The warm tropical waters bring many welcome visitors to Far North Queensland during the summer months from November to May. Tourists looking to experience the Great Barrier Reef, the Wet Tropics Rainforest, and the Tablelands flock to Cairns and the surrounding areas, and are welcomed enthusiastically by tourism and hospitality staff and locals alike. However there are some visitors to the region during these months that everyone—tourism staff, locals and tourists—are very wary of: Marine stingers. Marine stinger season generally runs from the first day of November through to late May or early June. There are three main categories of stingers that tourism staff and surf lifesavers try to make locals and visitors aware of: Blue bottles, Irukandji, and box jellyfish. While stings are fairly uncommon, the presence of these creatures in the water creates the need for some education on behalf of tourism staff, so that visitors can enter the water and have the highest levels of safety. In this post, we’ll examine the first of three categories of stingers and provide some basic tips and first aid to keep you safe.
Likelihood of being stung: Low
Danger of sting: Extremely low
The bluebottle (Physalia utriculus) is Australia’s most common stinging jellyfish, and is found at reef locations around Cairns during the summer months. The sting causes immediate pain which, while not life threatening, can last more than an hour. First aid for a blue bottle sting involves carefully removing any remaining tentacles by gently washing the area in sea water and carefully picking them off, taking care to avoid further stings, preferably by wearing gloves. Those administering first aid can then immerse the area in hot water (45 degrees Celsius – no hotter than the person can comfortably tolerate) for at least 20 minutes. Vinegar is not recommended for bluebottle stings, however the presence of other marine stingers in the area can make identification of the sting difficult; in these cases, vinegar should be used as it is the preferred treatment for other types of stings—if you are not sure it is a bluebottle sting, use vinegar.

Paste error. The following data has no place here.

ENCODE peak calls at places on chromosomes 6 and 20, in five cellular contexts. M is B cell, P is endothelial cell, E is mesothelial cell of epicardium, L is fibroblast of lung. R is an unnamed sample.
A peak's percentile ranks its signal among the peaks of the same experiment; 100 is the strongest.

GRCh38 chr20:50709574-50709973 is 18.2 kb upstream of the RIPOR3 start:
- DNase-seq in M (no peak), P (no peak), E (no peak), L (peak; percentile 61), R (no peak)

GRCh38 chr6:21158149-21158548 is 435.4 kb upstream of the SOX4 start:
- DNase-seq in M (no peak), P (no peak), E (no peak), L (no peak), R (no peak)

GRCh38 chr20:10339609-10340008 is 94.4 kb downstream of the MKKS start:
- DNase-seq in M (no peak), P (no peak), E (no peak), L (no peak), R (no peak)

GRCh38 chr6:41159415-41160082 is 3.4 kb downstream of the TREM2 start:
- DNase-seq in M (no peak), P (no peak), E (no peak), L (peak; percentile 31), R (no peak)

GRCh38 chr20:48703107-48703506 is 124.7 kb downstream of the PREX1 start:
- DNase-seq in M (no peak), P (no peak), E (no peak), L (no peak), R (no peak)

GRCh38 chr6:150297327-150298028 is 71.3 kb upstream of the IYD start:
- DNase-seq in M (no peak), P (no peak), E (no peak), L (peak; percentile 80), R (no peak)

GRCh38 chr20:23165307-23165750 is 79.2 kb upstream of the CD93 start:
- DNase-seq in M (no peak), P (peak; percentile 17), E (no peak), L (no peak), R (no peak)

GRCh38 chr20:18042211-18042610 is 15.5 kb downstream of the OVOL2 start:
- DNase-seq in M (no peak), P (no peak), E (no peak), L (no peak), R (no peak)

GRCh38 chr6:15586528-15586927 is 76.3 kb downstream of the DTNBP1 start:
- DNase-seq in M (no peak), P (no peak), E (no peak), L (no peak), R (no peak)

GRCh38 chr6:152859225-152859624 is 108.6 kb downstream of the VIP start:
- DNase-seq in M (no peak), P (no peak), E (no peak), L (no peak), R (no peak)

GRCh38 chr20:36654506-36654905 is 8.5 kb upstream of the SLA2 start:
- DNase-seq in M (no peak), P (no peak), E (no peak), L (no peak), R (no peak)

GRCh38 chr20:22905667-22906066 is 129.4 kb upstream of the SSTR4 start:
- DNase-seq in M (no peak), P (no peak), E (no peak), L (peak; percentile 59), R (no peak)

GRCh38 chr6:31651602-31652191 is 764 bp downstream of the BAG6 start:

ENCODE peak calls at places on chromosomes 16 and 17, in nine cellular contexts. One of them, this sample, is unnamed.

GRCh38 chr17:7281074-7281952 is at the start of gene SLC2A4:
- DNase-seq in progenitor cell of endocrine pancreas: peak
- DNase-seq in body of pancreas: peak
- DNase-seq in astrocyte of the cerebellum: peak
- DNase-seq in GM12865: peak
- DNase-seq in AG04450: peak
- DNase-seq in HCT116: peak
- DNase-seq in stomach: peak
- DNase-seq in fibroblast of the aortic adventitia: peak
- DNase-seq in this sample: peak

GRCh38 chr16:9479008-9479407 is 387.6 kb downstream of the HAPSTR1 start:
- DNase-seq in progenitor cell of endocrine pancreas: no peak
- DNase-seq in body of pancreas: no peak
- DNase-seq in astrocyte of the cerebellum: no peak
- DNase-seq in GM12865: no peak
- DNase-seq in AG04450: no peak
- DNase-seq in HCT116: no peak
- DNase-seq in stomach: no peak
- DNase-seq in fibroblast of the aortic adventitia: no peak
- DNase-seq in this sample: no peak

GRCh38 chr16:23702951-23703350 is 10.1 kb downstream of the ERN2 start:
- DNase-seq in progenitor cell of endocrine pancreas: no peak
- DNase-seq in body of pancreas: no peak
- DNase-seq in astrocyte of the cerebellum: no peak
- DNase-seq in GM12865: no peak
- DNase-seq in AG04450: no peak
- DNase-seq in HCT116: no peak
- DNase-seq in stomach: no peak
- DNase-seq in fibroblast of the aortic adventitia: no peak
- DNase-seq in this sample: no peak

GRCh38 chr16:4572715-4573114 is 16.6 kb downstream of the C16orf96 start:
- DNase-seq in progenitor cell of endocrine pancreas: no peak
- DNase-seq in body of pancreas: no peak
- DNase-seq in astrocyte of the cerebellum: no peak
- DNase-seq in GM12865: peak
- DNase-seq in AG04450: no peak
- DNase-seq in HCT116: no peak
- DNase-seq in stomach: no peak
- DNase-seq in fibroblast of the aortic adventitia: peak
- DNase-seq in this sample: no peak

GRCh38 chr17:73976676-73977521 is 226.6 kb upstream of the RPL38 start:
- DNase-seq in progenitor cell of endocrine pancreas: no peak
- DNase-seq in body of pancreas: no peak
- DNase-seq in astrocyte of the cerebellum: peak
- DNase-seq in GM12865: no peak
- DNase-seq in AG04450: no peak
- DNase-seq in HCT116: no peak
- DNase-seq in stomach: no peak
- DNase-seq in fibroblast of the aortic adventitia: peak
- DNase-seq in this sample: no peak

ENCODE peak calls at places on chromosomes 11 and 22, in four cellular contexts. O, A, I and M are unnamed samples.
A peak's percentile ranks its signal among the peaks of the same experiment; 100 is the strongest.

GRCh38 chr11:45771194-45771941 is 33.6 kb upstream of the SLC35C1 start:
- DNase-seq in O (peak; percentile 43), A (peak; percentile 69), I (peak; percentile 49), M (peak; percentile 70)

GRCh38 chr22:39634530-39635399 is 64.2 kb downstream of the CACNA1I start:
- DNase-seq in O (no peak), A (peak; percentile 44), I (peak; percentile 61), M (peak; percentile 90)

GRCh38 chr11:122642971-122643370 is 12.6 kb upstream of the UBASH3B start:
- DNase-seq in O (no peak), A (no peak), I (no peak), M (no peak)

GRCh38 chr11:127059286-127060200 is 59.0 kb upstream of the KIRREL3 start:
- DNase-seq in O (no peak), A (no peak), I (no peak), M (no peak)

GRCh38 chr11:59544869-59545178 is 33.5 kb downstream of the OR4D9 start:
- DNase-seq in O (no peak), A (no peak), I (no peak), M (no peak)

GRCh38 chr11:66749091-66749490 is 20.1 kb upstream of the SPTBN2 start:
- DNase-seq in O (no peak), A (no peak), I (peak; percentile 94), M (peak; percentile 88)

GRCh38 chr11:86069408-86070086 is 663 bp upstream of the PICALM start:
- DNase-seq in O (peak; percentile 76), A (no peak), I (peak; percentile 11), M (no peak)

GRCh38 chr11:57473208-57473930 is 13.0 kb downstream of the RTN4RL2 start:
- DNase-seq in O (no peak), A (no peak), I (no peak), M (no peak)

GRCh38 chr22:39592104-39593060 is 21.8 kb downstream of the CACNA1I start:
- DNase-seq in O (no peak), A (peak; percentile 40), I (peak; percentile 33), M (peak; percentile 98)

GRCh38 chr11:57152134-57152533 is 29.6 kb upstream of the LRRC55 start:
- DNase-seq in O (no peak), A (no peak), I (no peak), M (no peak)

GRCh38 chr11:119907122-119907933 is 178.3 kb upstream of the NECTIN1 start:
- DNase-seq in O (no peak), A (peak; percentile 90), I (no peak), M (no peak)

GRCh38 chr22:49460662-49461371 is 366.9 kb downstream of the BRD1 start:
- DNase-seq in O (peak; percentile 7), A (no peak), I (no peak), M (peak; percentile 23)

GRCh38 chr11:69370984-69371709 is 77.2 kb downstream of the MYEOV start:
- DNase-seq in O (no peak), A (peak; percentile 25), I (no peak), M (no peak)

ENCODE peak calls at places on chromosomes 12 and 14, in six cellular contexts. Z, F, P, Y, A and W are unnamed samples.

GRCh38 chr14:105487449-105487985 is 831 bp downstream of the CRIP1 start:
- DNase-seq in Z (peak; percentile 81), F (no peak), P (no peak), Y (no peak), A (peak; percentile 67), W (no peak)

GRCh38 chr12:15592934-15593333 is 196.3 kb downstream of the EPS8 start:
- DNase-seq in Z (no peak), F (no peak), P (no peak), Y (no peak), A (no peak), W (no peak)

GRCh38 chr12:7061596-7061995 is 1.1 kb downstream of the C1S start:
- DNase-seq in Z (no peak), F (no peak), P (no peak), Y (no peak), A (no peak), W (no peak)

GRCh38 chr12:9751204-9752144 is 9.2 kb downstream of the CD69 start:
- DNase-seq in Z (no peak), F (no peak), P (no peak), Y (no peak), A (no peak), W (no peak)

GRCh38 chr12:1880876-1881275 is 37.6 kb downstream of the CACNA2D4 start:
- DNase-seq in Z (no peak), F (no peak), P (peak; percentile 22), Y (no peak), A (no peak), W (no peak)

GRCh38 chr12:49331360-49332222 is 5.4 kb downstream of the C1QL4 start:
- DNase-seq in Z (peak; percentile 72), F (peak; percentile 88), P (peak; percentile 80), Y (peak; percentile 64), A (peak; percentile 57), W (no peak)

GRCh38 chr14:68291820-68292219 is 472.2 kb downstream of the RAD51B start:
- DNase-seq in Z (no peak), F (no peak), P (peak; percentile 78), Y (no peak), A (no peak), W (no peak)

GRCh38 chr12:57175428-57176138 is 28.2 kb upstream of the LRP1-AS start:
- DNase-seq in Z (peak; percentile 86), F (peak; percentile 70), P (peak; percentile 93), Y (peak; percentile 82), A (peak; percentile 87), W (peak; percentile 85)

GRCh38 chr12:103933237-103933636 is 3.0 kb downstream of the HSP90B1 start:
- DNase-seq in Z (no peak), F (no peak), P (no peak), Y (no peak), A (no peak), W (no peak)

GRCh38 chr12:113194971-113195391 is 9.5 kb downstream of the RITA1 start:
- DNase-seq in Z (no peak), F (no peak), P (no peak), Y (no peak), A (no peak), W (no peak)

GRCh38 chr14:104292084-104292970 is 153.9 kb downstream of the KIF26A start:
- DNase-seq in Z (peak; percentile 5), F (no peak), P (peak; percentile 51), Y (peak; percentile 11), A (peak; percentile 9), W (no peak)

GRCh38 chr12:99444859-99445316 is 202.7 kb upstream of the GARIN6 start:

It is important to remember that the likelihood of being stung is extremely low. Stingers of all types usually only occur during certain weather conditions, such as northerly winds and during certain phases of the moon. The good news is, you don’t need to be an expert to stay safe. When booking a trip to the reef, or visiting beaches around Cairns, ask your booking agent or tourism staff if marine stingers such as blue bottles have been spotted in the water. Most reef operators will also have the option to wear stinger suits.
Stinger suits, also known as sunsuits, these full-body suits cover 99% of the swimmer’s body, and include covering for the hands, as well as a hood to protect the neck ears and forehead. Combined with a snorkelling mask and fins, there is virtually no exposed skin that can come in contact with a stinging tentacle. These suits have the added bonus of having an SPF (Sun Protection Factor) of 50, meaning they keep out 98 percent of UVB radiation. These suits keep the wearer from getting sunburned, and also keep chemical sunscreens out of the water, which have been shown to damage corals and marine wildlife. These suits are typically for hire on trips to the reef, and will typically cost $5-$10 to hire for the day. This charge is usually to offset the cost of the operator buying new suits and cleaning current ones. If you are a Cairns local, or are going to be doing quite a bit of swimming in coastal and reef waters, it may be worth venturing into a dive shop and purchasing your own suit.
So as you journey out to the Great Barrier Reef, remember that the likelihood of being injured by any marine wildlife is extremely low; indeed the most dangerous aspect of any reef trip is too much unprotected exposure to the sun. So now that you have some basic information on the bluebottle jellyfish, feel free to grab your gear, head into the water, and enjoy the reef!